We all want the people we love to feel safe and confident at home. At Victoria Lifeline, we understand the anxieties around supporting your loved one as they age in place. This journey can become even more stressful if they start to experience worsening health conditions and/or mobility issues that affect day to day living. As a caregiver, you can't be with your loved one 24 hours a day, but Victoria Lifeline can. With a personal help button, your loved one will have access to help day or night in the event of an emergency or accidental fall. 

Please take a moment to read Helen's story - she's a loving caregiver who trusts Victoria Lifeline to help keep her sister-in-law safe.

If you'd like to book a no obligation in-home or over the phone consultation with one of our trained educators, please Contact Us. All our educators have accreditation in the Canadian Falls Prevention Curriculum and can help find a service plan that is right for you and your family.

Picture of caregiver Helen featured in the testimonial.

Helen's Story

If there was an award given out for caregiving, surely Helen Torchia would have received it by now. She has been caring for her sister-in-law Angie for the last 13 years and it has been a journey filled with both rewards and challenges. Helen's journey began when Angie's own daughter died and someone had to fill the caregiving void left behind. Helen offered to take on that role and set out to keep Angie engaged and socially connected. She took her on outings and looked after daily tasks like doing the laundry and even drove her to doctor's appointments.

Then, four months later, Angie had a stroke, and caregiving became much more difficult.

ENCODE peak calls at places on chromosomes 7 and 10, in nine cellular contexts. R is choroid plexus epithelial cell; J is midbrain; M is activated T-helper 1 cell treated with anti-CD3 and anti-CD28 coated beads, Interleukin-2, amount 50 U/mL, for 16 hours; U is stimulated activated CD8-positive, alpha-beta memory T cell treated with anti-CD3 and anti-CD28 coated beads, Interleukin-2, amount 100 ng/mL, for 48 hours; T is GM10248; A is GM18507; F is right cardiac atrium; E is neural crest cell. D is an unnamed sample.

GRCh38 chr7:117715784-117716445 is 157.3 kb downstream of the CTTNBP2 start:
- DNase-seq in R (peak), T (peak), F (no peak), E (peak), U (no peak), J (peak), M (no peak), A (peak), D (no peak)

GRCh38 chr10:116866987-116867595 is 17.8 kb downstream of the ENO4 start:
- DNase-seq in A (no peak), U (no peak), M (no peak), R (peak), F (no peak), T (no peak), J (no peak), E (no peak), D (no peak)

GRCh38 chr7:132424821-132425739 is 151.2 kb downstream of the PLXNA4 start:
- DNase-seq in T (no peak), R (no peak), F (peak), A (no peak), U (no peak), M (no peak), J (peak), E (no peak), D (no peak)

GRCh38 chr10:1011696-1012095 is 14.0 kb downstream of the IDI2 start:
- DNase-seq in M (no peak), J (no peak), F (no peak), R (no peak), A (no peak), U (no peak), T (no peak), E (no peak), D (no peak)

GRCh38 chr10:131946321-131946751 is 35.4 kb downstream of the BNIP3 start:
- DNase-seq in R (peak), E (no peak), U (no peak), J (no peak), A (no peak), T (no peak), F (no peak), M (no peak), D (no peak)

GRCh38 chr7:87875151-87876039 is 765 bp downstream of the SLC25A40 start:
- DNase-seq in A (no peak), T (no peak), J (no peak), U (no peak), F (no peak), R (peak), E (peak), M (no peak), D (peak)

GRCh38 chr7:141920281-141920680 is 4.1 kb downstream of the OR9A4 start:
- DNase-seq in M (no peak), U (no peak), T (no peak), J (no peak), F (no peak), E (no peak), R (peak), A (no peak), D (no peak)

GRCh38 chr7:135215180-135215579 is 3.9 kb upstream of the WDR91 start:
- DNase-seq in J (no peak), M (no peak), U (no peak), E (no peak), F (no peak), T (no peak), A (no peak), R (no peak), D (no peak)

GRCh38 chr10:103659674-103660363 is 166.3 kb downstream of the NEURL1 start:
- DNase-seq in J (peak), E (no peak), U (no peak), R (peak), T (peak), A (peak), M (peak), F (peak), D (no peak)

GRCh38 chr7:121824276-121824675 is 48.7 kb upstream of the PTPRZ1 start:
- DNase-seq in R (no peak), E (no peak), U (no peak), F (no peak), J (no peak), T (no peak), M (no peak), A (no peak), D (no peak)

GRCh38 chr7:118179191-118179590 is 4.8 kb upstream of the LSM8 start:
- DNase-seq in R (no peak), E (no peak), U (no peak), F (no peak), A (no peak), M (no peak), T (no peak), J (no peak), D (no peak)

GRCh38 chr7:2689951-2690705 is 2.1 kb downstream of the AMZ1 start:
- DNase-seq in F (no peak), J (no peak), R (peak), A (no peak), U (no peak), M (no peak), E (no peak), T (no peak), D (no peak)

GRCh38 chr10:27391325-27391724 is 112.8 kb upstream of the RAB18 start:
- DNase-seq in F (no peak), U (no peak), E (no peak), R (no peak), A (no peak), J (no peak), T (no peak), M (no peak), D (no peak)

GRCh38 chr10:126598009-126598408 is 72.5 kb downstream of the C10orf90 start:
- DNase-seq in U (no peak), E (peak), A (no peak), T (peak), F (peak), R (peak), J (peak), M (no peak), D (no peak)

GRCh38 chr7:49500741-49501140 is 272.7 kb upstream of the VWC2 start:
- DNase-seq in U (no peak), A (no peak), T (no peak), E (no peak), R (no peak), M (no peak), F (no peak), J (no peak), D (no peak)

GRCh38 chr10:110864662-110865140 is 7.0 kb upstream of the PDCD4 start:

"She began forgetting the names of people, she also started experiencing a lot of fear and was calling us constantly; crying on the phone that she was lonely and scared," Helen explained. Needless to say, it was very hard on everyone and it was about to get a whole lot harder. Last July Angie fell and lay on the floor for 17 hours. It was a traumatizing experience, and it took a six week hospital stay for Angie to fully recover. It was then Helen decided her sister-in-law needed Lifeline.

Angie was resistant at first and did not want to wear the button, but after yet another fall she eventually agreed and has worn it ever since. "That was a big weight off my shoulders. The Lifeline people were so amazing and kind to me as well, letting me know she was all right. It meant a lot to me that I didn't have to worry about her as much," Helen said.

Victoria Lifeline's education facilitator Vicki Russenholt even did a home visit with Angie to make sure she understood the service and the importance of wearing the button 24 hours a day. "Vicki was so good with her, she really knows how to talk to people. Vicki also helped me as a caregiver and gave me so much information that helped me with other things, including an easy to use TV remote!" Angie was calling Helen at all hours of the night because she couldn't work the TV remote and Vicki let her know about a universal remote designed especially for seniors with only a few large buttons that is so much easier to use. Sometimes it's the little things that can make such a big difference.

Helen's only regret is that she didn't arrange to get Lifeline sooner for her sister-in-law.

If you are a caregiver and would like some information on how Victoria Lifeline can help someone you love and give you some much needed peace of mind, please contact our education facilitators to arrange an over the phone or in-person consultation.

Thank you Helen for sharing your story!

Portrait of a Caregiver in Canada

Caregivers contribute $25 billion in unpaid labour to our health care system.

1/3 of family caregivers are also raising children


40% of caregivers work full time

55% of caregivers feel overwhelmed by the amount of care their loved one requires

16% of caregivers reported feeling 'high levels' of stress

70% of caregivers care for someone over the age of 65